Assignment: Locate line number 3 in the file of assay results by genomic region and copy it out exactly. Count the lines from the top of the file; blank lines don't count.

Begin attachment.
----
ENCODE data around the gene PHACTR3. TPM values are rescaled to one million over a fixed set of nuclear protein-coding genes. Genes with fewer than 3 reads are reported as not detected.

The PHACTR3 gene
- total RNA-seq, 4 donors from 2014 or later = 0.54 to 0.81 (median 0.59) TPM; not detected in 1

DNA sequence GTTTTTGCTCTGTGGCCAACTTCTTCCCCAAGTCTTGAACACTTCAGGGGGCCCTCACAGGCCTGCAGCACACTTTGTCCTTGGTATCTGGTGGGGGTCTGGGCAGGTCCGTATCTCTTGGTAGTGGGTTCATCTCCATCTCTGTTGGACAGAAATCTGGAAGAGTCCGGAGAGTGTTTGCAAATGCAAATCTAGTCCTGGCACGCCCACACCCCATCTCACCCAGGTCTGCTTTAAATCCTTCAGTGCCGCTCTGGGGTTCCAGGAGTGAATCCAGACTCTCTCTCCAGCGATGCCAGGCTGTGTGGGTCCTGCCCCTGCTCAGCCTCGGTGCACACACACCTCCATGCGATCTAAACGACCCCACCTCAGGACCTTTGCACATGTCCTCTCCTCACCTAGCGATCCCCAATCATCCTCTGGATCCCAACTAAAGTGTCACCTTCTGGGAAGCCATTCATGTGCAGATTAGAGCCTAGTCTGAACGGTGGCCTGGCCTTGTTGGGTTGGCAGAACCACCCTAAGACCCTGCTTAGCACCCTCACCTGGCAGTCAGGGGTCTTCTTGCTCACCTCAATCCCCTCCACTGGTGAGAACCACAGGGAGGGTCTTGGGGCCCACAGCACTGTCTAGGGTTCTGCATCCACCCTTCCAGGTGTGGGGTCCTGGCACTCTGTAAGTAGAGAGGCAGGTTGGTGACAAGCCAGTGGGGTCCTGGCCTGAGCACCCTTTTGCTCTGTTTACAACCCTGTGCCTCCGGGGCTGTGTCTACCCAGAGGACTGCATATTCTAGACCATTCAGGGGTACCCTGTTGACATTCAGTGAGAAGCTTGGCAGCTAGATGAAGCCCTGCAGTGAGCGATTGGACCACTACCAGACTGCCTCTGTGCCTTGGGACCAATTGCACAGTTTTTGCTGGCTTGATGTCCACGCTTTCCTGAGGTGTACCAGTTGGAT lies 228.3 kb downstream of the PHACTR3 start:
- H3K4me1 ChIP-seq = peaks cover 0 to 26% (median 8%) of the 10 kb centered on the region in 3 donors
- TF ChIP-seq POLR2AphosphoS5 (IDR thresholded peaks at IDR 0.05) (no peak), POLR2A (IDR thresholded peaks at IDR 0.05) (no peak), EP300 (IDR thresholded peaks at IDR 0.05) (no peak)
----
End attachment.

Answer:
- total RNA-seq, 4 donors from 2014 or later = 0.54 to 0.81 (median 0.59) TPM; not detected in 1